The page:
Nonprofits widen scope to boost coverage

Media coverage of non-profits has traditionally consisted of soft feature stories highlighting good people who do good things - especially after a natural disaster or prominent tragedy. However, as nonprofits have grown increasingly sophisticated in their marketing, fundraising, and deciding how to best help people in need, reporters on the nonprofit and charity beat have also modified their coverage.

Media coverage of non-profits has traditionally consisted of soft feature stories highlighting good people who do good things – especially after a natural disaster or prominent tragedy. However, as nonprofits have grown increasingly sophisticated in their marketing, fundraising, and deciding how to best help people in need, reporters on the nonprofit and charity beat have also modified their coverage.

“It's no longer about how you... raise money through a mail appeal, but what are the all the ways [nonprofits] bring more resources to a cause,” explains Stacy Palmer, editor of The Chronicle of Philanthropy, which she helped found two decades ago. “So we're covering how nonprofits are diversifying their resources by doing things such as starting businesses.”

The title also tries to pass helpful information to its readers in the nonprofit world, Palmer adds.

“We care about what's innovative, and more importantly, results and numbers that others can learn from,” she says. “Many nonprofits will reach out to us with some new program they've started, but we're only interested in whether it worked, or even why it didn't work.”

Publications that cover the nonprofit space are also interested in groups' adjustments to the digital age. The staff of The NonProfit Times has followed organizations' forays into social networking Web sites, and how those online platforms are used as fundraising tools, says Paul Clolery, the title's VP and editorial director.

Public interest in nonprofits, especially those that do charitable work, usually spikes following a natural disaster, such as hurricanes and tsunamis. However, nonprofit organizations also gain news coverage by fitting their work into economic trend stories, says David Fuscus, CEO and president of Xenophon Strategies, which represents The Salvation Army.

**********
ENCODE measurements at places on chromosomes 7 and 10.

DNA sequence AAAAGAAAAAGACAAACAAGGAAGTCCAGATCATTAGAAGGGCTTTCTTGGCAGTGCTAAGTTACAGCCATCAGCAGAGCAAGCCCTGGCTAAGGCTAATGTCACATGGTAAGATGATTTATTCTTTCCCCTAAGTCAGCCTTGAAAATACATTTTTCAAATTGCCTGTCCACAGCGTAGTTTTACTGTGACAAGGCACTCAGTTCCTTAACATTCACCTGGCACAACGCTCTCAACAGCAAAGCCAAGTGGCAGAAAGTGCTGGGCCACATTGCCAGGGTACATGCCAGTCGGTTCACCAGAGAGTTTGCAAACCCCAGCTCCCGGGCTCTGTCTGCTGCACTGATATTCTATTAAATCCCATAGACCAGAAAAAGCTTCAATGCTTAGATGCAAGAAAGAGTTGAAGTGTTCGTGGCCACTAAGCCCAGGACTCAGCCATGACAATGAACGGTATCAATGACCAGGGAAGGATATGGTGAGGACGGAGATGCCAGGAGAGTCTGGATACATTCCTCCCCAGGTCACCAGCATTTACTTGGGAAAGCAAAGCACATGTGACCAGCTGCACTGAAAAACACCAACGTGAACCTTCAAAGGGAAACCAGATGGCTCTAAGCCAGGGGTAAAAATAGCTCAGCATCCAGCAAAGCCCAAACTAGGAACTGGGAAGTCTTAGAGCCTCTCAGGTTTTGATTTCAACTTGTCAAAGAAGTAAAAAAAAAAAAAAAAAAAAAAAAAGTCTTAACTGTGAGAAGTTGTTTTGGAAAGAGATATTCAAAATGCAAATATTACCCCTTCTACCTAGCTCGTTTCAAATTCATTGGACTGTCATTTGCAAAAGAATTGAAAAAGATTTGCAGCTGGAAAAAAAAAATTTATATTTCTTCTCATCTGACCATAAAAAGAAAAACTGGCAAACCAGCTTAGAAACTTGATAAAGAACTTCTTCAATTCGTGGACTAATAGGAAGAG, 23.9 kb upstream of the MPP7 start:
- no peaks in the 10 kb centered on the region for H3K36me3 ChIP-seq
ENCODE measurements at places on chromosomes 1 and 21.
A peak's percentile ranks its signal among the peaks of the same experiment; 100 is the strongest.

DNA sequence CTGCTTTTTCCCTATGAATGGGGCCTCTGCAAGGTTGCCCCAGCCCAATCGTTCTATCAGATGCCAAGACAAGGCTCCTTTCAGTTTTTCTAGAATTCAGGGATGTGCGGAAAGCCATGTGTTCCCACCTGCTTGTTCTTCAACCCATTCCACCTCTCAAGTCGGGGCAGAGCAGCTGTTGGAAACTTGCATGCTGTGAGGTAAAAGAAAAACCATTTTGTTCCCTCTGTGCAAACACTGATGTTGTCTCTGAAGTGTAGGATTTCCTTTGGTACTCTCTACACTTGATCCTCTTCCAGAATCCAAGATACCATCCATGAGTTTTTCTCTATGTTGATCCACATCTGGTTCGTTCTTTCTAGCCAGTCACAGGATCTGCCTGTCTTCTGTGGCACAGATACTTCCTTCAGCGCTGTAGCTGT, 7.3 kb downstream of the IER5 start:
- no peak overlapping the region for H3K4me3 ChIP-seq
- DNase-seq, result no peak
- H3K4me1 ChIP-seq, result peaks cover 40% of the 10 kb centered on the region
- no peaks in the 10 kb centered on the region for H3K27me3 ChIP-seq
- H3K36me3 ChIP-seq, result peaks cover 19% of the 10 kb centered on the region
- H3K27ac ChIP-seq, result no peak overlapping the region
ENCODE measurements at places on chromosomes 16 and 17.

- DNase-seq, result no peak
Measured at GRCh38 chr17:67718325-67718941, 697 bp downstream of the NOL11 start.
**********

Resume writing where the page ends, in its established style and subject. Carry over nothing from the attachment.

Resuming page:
“There are a lot of nonprofits, so it can be very competitive when it comes to getting media attention,” he adds. “So with the downturn in the economy, for example, we've been working with reporters on stories of how people who used to be donors to The Salvation Army are now becoming [its] customers.”

Despite the appeal of charity groups, few general interest outlets have a full-time reporter dedicated to the nonprofit beat, says Mike Schwager, president of Worldlink Media Consultants, who adds that nonprofits should target various sections of a media outlet, including the opinion pages.

“Op-Ed pieces help you not only with... actual appearance, but can [also] be included in the press kit you send to other reporters,” says Schwager, whose nonprofit clients include CURE International. “That can build credibility among journalists over time and help develop a strong reputation for both your nonprofit and [its] cause.”

Pitching... nonprofits
  • Don't only focus on follow-up coverage to natural disasters. Position nonprofit clients in long-term news trend stories, such as obesity or the economy
  • Help reporters humanize a nonprofit's cause by putting them in touch with real people benefiting from their work
  • Build your nonprofit client's reputation and profile over the long haul by working with it to regularly produce editorials that highlight its work or cause

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